Russian hackers do not appear to be behind an attack on a Vermont electric utility, reports the Washington Post, citing officials close to the investigation of a potential activity first reported by the Post last week.
The report at least temporarily puts to bed a news story that rankled many in the security community — including the most fervent believers that the Democratic National Committee was hacked by the Russians — and underlines problems many have with a joint Homeland Security, Director of National Intelligence and FBI report released last week.
Last week, The Post reported that one of the groups behind the breach at the DNC had infiltrated the power grid through Burlington Electric. Burlington Electric soon clarified that the grid had not been breached, but rather a laptop not connected to the power grid showed indicators of compromise listed in the joint report.
But the joint report included information that many experts note is not exclusively connected to Russian intelligence attacks, vexing cybersecurty pros who wanted to see more specifics about the operation the federal government called “Grizzly Steppe.”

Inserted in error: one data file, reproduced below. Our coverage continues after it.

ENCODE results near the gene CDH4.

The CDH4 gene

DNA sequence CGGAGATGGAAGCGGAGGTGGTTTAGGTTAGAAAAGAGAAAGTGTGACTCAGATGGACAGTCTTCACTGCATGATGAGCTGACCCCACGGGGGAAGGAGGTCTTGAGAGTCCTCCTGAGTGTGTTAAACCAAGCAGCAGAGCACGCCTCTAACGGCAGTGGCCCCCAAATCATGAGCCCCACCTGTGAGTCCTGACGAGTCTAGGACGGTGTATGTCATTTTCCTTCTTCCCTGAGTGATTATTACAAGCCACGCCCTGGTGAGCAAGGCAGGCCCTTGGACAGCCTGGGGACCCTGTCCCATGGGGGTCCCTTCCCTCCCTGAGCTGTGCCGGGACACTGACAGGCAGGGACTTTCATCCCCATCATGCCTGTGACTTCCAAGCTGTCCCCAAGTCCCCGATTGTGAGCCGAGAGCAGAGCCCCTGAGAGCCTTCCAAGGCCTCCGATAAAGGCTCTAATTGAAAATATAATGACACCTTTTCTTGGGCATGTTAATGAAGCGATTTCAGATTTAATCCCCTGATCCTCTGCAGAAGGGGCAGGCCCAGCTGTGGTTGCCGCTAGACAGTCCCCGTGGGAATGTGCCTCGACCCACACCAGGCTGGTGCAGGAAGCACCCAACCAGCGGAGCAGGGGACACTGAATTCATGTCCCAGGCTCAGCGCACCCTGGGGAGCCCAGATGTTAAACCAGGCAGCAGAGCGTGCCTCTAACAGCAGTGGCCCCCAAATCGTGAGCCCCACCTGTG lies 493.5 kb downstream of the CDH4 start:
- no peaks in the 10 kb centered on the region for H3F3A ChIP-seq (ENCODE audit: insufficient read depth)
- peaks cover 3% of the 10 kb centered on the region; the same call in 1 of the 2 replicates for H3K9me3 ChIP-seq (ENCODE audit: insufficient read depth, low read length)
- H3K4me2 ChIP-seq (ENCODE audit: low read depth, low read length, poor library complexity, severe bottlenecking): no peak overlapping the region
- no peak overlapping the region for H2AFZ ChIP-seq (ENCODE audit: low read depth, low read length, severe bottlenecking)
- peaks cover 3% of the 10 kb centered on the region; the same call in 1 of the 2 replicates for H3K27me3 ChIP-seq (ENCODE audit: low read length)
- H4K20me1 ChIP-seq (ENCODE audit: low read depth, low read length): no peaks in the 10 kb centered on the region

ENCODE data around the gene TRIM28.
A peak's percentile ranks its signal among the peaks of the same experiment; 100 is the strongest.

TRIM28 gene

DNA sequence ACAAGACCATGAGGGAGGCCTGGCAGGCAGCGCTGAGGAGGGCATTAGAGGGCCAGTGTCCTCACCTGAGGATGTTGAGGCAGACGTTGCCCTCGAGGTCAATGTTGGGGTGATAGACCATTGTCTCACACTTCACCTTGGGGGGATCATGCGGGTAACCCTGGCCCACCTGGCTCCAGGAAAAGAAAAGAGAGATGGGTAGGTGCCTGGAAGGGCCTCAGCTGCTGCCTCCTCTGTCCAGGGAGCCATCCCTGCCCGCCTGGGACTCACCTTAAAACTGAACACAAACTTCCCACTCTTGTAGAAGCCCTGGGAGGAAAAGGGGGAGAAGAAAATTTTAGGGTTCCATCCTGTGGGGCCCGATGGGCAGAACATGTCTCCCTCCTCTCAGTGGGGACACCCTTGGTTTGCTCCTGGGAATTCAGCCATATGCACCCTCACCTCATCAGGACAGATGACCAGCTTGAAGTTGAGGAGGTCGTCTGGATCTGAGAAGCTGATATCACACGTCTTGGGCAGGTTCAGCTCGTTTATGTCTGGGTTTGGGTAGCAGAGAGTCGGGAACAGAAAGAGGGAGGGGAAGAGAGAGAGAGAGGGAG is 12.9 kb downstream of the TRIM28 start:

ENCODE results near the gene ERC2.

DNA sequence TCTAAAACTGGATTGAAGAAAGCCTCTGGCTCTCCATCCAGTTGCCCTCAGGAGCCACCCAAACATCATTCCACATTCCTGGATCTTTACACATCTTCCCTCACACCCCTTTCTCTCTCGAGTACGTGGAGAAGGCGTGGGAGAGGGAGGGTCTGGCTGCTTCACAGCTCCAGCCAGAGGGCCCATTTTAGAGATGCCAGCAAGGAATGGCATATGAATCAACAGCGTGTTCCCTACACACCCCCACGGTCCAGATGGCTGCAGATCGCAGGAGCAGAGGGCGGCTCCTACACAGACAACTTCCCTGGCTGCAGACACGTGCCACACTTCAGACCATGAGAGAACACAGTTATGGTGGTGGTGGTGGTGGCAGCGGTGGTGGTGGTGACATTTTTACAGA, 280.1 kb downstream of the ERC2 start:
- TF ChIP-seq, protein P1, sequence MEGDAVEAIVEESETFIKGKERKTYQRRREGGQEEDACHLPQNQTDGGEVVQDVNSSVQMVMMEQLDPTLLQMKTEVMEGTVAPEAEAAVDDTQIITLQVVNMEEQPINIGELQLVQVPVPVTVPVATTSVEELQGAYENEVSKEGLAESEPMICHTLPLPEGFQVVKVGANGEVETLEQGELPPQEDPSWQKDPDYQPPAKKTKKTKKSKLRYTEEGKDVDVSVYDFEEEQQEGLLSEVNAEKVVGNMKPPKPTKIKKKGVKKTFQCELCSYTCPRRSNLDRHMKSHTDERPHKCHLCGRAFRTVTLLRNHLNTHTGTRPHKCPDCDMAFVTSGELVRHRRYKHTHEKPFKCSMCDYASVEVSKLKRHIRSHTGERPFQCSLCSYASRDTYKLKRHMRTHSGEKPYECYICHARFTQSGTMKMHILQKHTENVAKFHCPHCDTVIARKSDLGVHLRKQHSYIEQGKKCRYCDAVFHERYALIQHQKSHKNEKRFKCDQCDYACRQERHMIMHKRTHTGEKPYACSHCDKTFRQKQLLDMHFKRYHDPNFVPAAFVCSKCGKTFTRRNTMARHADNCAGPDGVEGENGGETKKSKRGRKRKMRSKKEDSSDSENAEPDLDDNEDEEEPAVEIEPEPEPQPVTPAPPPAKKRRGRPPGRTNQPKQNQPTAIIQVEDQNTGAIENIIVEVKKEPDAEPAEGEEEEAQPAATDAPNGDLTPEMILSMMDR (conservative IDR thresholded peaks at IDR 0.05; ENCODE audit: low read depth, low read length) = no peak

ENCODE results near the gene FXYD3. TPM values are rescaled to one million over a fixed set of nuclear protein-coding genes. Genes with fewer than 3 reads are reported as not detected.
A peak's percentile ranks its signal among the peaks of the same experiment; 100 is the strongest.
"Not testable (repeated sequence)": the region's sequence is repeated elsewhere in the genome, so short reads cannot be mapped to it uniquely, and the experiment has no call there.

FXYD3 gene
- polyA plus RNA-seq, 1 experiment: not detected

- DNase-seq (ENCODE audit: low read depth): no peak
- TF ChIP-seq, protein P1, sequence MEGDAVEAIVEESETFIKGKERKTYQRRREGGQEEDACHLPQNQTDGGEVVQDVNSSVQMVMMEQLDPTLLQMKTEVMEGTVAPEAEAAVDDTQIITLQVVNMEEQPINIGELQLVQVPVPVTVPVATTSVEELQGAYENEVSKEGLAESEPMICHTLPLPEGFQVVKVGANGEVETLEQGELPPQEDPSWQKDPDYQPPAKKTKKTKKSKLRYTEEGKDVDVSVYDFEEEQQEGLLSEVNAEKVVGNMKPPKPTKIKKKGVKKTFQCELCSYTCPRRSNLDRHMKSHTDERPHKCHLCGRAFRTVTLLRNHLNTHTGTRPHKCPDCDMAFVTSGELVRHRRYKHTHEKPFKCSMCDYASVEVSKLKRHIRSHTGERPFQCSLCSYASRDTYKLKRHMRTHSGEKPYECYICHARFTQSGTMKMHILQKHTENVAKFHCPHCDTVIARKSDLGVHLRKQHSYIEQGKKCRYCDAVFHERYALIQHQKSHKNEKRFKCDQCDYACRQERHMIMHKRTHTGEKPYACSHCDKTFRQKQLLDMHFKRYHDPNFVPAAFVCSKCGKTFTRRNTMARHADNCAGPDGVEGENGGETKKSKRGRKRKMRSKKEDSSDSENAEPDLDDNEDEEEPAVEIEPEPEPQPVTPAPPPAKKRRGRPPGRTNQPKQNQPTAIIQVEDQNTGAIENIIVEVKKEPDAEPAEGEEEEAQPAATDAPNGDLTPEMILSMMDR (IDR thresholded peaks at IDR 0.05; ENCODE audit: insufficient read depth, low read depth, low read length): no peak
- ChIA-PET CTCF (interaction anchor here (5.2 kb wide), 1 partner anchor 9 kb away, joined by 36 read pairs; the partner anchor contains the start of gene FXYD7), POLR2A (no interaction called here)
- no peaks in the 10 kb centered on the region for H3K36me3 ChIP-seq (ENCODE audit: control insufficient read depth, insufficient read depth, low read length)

A list of internet addresses said to be tied to the attacks included some that were common to other uses, too, including those used by thousands of users from the Tor internet anonymity service. A list of pseudonyms for the attackers included “Powershell backdoor,” which is a type of attack, not a specific attacker group.
According to the latest Post report, the broad list of internet addresses led Burlington Electric to believe that a compromised laptop was the victim of a Russian attack. Upon further investigation, it appears to have been infected by a common hacker toolkit not connected to the Russian attacks.
“Thank you for issueing correction @washingtonpost. Good to finally put this nonsense Vermont hacking story to bed,” tweeted Crowdstrike co-founder Dmitri Alperovitch.
Though FireEye was the company that first attributed the attack on the DNC to Russia, and has only grown more confident about the attribution with evidence discovered in the following months, Alperovitch is one of the cybersecurity experts critical of the joint report.
“No one should be making any attribution conclusions purely from the indicators in the USCERT report. It was all a jumbled mess,” he tweeted last week.